• Karmic Jackpot: After permanently giving up her Christmas voice to help Billy speak again, Annabelle is rewarded years later by Santa granting her other wish to be one of his reindeer.
  • Loving a Shadow: It's pretty clear that Aunt Agnes loves the idea of a picture-perfect, well-behaved child like Billy, not Billy himself, and she certainly doesn't care whether or not he wants to live with her.
  • Make a Wish: In this case, Christmas wishes. Annabelle initially wishes she could be a reindeer and fly with Santa, but instead decides to give Billy his voice back by giving up her own.
  • Meaningful Name: Star, owing to the star-shaped mark on her forehead. Scarlet, the mare, for her color. Ears, the Basset Hound, for yes.
  • Missing Mom:
    • It's implied that Bucky and Buster's mother passed away prior to the start of the film's events.
    • Billy's mom, as well as his dad, having died in a huge barn fire.
  • My Beloved Smother: Aunt Agnes. She wants to take Billy back with her to the city because she thinks the farm is no place for him and she wants a child to spoil and dote upon, but there's very little relationship between the two. She treats him more like a pet instead of a child and doesn't respect his desire to continue staying with his grandfather.
  • My God, What Have I Done?: Gus, after he learns what Charles did to pay off his debt in return for Annabelle.
  • Nobody Poops: Averted when Agnes steps in the poop of one of the farm animals. Given the size and consistency, Annabelle's mother is to thank for that one.
  • Raised by Grandparents: Billy's grandfather has had custody of him since the death of his parents.
  • Reasonable Authority Figure:
    • The Sheriff. He grants Gus' request to possess Annabelle until Charles can pay off the damage done to his fence (which is legally sketchy, but apparently not his call) but he is clearly taking no pleasure in the deed. A year later, he finally prompts Gus' change of heart when he explains how Charles came through on paying him off.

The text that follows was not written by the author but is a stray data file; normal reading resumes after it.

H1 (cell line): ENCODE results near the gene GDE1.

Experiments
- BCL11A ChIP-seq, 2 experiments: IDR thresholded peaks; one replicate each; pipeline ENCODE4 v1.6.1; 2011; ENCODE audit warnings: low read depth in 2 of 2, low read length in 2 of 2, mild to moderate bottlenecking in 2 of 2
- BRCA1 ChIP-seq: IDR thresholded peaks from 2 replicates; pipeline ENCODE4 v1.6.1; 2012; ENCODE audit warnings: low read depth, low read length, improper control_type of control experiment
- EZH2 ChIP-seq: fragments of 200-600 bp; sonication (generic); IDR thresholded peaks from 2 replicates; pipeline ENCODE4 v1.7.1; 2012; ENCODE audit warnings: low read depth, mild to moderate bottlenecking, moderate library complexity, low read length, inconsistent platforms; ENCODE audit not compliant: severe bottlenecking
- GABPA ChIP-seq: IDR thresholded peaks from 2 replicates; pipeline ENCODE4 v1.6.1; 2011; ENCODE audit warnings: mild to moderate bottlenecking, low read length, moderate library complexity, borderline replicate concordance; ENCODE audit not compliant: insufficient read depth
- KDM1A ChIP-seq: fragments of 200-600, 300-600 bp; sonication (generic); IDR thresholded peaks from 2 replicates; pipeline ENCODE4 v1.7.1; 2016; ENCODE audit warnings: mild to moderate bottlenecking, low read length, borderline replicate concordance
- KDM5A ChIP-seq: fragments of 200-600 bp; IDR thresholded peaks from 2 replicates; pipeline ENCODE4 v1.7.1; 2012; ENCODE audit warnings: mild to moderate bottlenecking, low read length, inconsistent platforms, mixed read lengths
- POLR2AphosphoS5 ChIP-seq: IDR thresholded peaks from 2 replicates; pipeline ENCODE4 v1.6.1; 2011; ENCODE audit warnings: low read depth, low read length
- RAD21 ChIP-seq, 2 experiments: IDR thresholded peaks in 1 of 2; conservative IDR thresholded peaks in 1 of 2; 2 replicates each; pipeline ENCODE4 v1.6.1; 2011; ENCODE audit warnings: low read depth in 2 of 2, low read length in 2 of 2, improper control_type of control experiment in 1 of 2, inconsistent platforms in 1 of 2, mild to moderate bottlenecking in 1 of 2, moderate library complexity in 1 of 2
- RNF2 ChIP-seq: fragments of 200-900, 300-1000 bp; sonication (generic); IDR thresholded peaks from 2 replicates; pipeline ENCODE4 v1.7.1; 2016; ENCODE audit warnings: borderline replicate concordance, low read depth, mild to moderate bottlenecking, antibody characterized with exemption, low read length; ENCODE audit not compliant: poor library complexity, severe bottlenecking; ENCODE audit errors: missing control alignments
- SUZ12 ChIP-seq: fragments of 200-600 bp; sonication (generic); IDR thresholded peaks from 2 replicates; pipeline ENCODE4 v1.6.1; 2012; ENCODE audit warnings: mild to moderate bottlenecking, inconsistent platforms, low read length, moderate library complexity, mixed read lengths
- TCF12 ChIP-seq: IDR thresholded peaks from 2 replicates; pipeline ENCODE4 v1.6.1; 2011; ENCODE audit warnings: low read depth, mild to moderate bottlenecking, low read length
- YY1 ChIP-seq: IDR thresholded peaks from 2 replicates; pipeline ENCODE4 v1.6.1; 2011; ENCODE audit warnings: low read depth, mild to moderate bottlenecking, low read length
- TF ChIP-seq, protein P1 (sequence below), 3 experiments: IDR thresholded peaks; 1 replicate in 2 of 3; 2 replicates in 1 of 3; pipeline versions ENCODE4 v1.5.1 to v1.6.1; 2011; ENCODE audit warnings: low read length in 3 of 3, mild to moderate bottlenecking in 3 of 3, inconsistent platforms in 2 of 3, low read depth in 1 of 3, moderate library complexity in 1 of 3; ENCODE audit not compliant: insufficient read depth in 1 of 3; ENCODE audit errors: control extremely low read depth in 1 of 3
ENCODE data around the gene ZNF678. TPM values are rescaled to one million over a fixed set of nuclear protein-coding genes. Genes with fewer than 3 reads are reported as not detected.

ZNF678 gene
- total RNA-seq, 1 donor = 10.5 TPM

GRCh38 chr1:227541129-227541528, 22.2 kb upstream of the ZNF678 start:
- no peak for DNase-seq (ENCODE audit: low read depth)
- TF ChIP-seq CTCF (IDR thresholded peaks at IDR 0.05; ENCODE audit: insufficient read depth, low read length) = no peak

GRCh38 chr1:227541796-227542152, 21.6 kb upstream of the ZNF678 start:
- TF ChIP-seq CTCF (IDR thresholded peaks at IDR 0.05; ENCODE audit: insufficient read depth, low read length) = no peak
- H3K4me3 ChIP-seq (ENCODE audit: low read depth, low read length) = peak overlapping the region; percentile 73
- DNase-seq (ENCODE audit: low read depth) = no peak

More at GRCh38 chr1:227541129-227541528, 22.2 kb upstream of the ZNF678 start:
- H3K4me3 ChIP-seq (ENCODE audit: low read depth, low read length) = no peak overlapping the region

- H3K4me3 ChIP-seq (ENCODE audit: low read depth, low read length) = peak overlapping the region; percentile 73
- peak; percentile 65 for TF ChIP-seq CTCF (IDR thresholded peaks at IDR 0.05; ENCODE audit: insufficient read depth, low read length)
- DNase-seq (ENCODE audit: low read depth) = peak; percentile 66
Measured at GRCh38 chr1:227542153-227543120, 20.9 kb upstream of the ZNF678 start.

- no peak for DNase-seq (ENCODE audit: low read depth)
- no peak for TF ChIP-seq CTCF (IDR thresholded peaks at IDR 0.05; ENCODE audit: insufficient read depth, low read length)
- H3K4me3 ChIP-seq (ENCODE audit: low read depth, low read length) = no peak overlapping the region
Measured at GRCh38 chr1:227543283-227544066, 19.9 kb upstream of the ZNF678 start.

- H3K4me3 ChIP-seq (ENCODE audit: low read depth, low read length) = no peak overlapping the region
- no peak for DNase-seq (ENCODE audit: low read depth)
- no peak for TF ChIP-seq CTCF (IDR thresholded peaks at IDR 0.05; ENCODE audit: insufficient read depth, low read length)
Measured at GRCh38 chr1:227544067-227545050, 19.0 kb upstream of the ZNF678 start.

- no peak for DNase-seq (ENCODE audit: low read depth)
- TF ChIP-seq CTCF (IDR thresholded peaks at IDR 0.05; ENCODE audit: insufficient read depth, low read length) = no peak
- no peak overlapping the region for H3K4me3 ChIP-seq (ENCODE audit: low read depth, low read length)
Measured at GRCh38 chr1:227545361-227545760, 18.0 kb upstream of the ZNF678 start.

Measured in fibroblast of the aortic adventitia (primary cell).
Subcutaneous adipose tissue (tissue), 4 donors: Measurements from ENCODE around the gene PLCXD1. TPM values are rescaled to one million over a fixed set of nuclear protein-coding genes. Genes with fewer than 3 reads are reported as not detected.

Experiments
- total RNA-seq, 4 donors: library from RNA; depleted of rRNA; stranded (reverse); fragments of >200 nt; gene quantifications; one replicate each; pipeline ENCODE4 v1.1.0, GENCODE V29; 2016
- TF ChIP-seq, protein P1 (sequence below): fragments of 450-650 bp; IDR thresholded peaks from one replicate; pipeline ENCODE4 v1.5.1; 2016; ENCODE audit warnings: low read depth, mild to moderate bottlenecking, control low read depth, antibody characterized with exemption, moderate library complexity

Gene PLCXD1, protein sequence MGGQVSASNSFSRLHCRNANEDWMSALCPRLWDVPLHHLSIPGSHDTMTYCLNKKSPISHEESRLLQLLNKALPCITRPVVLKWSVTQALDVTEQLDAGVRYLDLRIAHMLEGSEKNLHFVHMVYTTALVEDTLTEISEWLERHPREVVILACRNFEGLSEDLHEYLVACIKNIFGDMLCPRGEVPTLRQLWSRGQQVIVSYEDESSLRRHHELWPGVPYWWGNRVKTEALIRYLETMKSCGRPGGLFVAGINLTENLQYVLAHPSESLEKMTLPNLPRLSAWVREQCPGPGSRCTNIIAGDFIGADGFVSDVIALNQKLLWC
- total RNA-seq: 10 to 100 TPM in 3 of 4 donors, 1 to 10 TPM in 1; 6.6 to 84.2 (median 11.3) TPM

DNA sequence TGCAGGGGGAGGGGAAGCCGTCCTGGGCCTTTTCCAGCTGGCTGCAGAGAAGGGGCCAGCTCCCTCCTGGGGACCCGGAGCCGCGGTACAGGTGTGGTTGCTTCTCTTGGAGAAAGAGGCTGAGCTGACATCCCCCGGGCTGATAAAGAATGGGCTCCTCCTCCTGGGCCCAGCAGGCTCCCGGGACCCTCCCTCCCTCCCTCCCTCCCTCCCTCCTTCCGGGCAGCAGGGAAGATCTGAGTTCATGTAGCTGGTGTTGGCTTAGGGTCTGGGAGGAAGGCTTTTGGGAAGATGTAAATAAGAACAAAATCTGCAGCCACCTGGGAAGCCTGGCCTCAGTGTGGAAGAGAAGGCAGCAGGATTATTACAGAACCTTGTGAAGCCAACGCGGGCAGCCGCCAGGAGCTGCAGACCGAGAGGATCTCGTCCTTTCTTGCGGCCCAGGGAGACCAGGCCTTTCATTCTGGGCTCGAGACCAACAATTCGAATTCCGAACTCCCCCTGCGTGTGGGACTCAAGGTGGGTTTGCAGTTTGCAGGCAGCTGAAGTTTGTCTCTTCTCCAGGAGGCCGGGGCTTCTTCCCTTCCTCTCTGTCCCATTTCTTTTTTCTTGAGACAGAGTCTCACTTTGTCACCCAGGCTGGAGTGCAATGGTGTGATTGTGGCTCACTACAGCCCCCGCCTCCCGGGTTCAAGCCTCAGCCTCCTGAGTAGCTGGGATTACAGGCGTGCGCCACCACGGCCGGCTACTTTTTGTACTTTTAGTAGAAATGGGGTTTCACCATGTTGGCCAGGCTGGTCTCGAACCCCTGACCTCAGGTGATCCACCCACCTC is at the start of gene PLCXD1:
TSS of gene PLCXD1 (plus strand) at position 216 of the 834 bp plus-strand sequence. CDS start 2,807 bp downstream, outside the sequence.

• Gus is a grump and will defend his boys if need be, but even he has his limits when being lied to and will punish his boys for doing so.
  • Selfless Wish: Annabelle permanently gives up her Christmas voice to grant Billy his voice back.
  • Special Occasions Are Magic: Santa Claus visits a farm and gives the animals the ability to speak on Christmas day, which they have to keep secret from humans.
  • Talking Animal: Santa uses a powder that gives animals the ability to talk for one day. Annabelle gives up all the powder she would get in her life so that Billy would get his ability to speak back.
  • Title Drop: "No Billy. To hear you talk, that was Annabelle's wish."
  • Tragic Keepsake: The music box Grandpa Charles held on to that belonged to his late daughter. He sold it to get the money to pay Gus for damage on a fence accidentally caused by Billy and Annabelle, as Gus threatened to take Annabelle away. When Gus learns about this, he buys the box back from the pawnshop to return it to Charles.
  • Used to Be a Sweet Kid: Gus is a rude and sour person who lets his sons be bullies, but Grandpa mentions that he used to be a happy Christmas caroler.
  • Verbal Tic: Annabelle's mother starts almost every sentence with, "Ya see..."
  • Villainy-Free Villain: Aunt Agnes is the closest thing the film has to a villain, but she's snobbish and obnoxious rather than outright evil. She wants to take Billy in as her child for shallow and self-serving reasons (treating him more like a pet than a person) and refuses to accept that he wants to stay with his grandfather, but she doesn't do anything that's technically illegal.
  • Wham Line: Billy, excited by the fact that he can talk, is shocked when Annabelle moos instead of talks.
  • White-Tailed Reindeer: Santa's reindeer look more like wapiti. Including Annabelle herself at the end, after she is transformed from a cow to a reindeer with Jersey coloring. They are also drawn with single, horse-like hooves instead of the cloven hooves real deer have.